Settlement agreements typically include a confidentiality clause preventing the agreement and terms being disclosed to third parties, apart from a few exceptions such as telling your spouse/partner, immediate family and legal advisers. We can review the confidentiality clause for you and make sure it’s not detrimental or too restrictive. We can also discuss what you can/cannot tell any future employer and assess whether that wording needs to be changed within the agreement.

In some circumstances, a settlement agreement may be used in a redundancy scenario such as if the employer is making an enhanced redundancy payment but being made redundant and receiving a settlement agreement is not the same thing.

A settlement agreement documents your agreement to waive you rights to bring any claims against your employer. Redundancy is different as it doesn’t relinquish your employment rights (unless it is tied up within a settlement agreement, in which case you would be sacrificing any rights to bring a claim, including a claim for unfair dismissal).

There is no legal obligation for an employer to provide a reference but there is usually a clause within a settlement agreement that deals with references. This clause typically refers to an appendix, at which there will be a draft reference to be agreed. The settlement agreement should also specify how the reference will be provided and within what timescale.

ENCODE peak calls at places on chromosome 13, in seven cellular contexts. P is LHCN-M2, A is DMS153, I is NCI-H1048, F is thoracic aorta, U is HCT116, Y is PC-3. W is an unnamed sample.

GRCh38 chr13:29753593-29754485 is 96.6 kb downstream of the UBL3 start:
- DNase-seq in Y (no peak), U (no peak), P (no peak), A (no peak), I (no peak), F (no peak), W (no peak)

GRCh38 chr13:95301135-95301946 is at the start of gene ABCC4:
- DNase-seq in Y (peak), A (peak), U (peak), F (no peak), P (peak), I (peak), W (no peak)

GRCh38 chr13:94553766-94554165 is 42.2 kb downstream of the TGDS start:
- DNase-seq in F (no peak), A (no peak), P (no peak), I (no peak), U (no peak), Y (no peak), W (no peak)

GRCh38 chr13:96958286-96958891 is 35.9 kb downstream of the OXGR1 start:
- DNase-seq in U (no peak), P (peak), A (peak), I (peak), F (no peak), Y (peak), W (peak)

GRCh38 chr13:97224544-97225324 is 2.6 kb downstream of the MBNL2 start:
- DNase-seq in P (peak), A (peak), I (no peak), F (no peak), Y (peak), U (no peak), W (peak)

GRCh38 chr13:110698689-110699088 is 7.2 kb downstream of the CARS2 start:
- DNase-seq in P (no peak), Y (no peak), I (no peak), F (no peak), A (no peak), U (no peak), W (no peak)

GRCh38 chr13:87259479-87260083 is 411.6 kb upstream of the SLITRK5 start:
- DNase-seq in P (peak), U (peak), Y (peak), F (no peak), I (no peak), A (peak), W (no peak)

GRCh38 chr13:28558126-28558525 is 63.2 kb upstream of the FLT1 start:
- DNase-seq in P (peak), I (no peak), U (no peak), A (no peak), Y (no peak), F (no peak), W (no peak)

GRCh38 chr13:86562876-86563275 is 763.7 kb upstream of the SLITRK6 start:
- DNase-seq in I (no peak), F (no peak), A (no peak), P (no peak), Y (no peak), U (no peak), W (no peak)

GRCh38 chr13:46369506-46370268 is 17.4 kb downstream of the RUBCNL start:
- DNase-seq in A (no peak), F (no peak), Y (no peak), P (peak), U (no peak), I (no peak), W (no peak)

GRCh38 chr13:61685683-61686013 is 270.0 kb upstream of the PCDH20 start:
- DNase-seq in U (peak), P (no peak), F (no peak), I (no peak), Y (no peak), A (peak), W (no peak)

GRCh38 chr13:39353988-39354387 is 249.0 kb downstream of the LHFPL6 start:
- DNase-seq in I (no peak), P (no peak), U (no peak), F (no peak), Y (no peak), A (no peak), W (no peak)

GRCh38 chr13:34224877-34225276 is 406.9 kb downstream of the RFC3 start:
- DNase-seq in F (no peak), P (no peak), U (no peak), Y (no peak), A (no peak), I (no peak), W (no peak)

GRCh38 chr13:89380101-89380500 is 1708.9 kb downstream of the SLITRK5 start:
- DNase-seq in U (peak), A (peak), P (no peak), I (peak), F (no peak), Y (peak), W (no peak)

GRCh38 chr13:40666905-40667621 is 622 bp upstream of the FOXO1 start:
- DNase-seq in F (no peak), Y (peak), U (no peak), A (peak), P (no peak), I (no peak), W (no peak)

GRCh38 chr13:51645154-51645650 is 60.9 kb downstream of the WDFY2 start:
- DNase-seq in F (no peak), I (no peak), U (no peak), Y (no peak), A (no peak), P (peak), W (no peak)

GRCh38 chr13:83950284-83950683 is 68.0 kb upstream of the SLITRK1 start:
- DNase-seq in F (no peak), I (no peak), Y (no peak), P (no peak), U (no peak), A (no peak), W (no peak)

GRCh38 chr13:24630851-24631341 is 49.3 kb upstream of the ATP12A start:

If there is no reference clause, this can be requested as part of the negotiation.

Your settlement agreement will likely reference your contract of employment and specifically, your restrictive covenants. Some of these restrictions may remain in force after your termination date. We can advise you on the effect of these, their enforceability and, if necessary, we can negotiate these for you and try and get the restrictions waived entirely or in part.